For a basic example of UAV-based ground signal source localization with fixed waypoints, the participants may check [2], where a high-level overview is also illustrated in the figure above. In Figure (a), it can be seen that as the UAV flies, it accumulates more measurements, and the estimated location of the signal source approaches closer to its true location. How exactly the participants will localize the signal source based on the measurements, e.g., which UAV measurement data will be used in the localization process and using what localization algorithm, is up to the participant. Figure (b) shows an example of an autonomous flight [3] where the UAV changes its trajectory autonomously (using a gradient descent approach) based on the measurements from the signal source. This is different than the approach in Figure (a) where fixed waypoints are used, and artificial intelligence (AI) based approaches can be deployed to improve localization accuracy, by flying the UAV intelligently based on received signal observations. Received power measurements in Figure (c) show that due to ground reflections and antenna characteristics at the transmitter and receiver, the received signal power can vary by as much as 40 dB during the UAV’s flight. In other words, a received power degradation may not necessarily be due to the UAV moving away from the signal source, but it may be due to shadowing and fast fading. These should all be taken into account for designing the navigation algorithm for the UAVs. Antenna radiation patterns for the transmit and receive antennas at the UAV and UGV are also available here, in case the participants decide to use them. The participants are free to start with the reference code for autonomous UAV navigation and rover search provided in [4], [5], or implement their own localization algorithm. Additional instructions related to the AFAR challenge are provided in [6].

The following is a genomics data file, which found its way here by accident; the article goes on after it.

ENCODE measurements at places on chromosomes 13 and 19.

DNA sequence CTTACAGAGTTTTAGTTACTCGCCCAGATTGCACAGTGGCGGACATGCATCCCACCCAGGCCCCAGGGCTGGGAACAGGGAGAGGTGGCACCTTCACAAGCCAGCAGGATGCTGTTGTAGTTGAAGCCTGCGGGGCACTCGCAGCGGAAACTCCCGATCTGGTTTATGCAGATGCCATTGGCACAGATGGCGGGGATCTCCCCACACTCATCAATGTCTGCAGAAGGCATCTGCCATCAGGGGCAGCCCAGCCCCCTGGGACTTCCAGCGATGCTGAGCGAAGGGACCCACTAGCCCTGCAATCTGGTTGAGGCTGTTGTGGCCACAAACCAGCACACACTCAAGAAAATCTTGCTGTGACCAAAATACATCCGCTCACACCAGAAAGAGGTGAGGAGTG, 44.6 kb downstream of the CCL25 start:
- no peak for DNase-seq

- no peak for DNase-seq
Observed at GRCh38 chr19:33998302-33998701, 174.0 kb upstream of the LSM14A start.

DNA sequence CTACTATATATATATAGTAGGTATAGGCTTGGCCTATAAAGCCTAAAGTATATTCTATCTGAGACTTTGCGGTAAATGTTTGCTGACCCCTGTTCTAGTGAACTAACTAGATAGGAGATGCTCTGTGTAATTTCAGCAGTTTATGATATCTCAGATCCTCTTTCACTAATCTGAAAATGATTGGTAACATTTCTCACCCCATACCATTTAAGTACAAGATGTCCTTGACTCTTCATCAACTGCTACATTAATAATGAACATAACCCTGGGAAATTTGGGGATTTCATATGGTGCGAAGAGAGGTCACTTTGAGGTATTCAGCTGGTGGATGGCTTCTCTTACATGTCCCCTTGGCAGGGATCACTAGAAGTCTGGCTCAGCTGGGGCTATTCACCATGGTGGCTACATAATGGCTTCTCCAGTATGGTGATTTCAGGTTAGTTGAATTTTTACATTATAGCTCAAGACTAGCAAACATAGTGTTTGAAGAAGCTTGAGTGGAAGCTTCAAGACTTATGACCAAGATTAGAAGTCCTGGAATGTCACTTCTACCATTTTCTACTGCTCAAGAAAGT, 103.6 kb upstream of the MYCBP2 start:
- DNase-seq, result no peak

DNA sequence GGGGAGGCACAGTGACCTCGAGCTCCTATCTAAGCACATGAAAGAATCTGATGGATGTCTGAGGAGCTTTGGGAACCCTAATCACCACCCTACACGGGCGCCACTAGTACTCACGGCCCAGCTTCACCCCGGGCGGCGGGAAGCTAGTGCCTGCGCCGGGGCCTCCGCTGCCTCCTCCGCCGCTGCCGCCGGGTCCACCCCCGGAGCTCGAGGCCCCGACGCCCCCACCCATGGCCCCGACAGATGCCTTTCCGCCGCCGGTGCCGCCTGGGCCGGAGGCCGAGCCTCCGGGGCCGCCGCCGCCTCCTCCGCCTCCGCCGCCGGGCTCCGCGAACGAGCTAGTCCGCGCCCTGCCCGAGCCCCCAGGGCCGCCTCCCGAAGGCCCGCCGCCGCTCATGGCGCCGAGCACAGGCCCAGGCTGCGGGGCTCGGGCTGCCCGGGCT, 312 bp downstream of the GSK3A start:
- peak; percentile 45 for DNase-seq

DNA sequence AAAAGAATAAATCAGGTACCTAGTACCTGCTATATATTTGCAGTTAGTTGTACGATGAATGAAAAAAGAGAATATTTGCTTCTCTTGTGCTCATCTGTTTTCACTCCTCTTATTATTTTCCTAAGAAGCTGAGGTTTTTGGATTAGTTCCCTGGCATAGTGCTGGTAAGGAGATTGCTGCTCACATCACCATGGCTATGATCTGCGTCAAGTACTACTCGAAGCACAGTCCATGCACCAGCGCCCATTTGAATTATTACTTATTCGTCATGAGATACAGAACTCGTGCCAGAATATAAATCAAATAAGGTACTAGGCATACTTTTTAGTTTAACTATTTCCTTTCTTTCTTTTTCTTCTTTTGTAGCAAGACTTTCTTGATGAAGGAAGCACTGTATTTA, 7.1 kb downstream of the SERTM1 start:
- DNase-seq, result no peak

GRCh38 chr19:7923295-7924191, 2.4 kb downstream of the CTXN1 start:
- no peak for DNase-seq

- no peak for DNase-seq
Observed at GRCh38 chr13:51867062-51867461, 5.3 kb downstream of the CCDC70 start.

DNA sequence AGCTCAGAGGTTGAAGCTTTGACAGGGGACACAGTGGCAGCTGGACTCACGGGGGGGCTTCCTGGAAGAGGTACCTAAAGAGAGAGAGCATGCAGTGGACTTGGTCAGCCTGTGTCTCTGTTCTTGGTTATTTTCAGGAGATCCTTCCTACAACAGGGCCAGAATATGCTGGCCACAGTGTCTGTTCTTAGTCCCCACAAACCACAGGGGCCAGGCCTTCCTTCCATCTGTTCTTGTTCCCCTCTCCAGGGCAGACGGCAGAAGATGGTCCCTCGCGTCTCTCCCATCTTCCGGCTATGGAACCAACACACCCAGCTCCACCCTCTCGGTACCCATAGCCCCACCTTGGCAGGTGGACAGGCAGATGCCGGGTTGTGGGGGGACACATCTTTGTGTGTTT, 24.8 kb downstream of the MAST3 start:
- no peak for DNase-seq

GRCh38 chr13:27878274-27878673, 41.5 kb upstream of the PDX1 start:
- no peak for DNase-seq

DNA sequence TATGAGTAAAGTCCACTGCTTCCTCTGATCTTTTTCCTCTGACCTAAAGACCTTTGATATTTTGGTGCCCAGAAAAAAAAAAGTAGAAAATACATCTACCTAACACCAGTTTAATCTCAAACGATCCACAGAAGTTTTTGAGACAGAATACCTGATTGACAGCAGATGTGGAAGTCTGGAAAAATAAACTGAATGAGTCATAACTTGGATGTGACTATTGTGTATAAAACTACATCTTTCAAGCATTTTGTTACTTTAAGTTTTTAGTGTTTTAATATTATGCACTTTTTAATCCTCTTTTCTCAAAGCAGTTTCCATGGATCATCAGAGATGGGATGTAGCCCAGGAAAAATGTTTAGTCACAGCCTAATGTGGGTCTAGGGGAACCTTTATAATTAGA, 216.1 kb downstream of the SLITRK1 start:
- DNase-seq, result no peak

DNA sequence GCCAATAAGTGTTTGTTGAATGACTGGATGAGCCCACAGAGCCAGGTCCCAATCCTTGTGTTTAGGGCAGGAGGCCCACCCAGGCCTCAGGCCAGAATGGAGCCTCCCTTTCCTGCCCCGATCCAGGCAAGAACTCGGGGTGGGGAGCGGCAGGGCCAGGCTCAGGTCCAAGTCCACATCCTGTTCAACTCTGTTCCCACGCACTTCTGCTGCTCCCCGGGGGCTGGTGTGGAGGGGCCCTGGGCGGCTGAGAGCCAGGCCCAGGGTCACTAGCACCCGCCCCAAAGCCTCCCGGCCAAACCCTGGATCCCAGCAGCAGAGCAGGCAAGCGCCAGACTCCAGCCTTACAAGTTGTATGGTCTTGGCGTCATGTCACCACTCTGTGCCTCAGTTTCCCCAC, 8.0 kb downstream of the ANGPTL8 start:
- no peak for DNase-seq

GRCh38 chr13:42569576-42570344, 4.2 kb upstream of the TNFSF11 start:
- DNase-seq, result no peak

Scoring Metrics: We will consider two different scoring metrics for evaluating localization performance. 

  • Fast Localization Accuracy (FLA): This scoring metric requires the experiment code to submit (log) a location estimate at 3 minutes from the launch of the UAV, using only the measurements collected within the first 3 minutes. The submissions will be ranked based on those providing the lowest localization error.
  • Long-Term Localization Accuracy (LTLA): This scoring metric considers the total UAV flight time, given by 10 minutes, for calculating the final location estimate. At the end of the 10-minute flight duration, the experiment code has to submit a final location estimate using any and all measurements. The submissions will be ranked based on those providing the lowest localization error. 

Each submitted code from the competitors will be run three times in the development environment by changing of the UGV. The accuracy will be evaluated individually for each UGV location (both for FLA and LTLA criteria) and a linear average will be calculated to obtain the final accuracy metric for ranking purposes. The flight area of the UAV (the trajectory to be designed by the experimenters) will be restricted to the blue rectangle in the image below, while the location of the UGV (for each of the three random deployments) will be restricted to the green rectangle. The experimenters are allowed to change the altitude of the UAV to any altitude between 20 meters and 100 meters.

Bounding longitude and latitude coordinates that define the rectangles above are given as follows.

Rover (can download the KML file from here):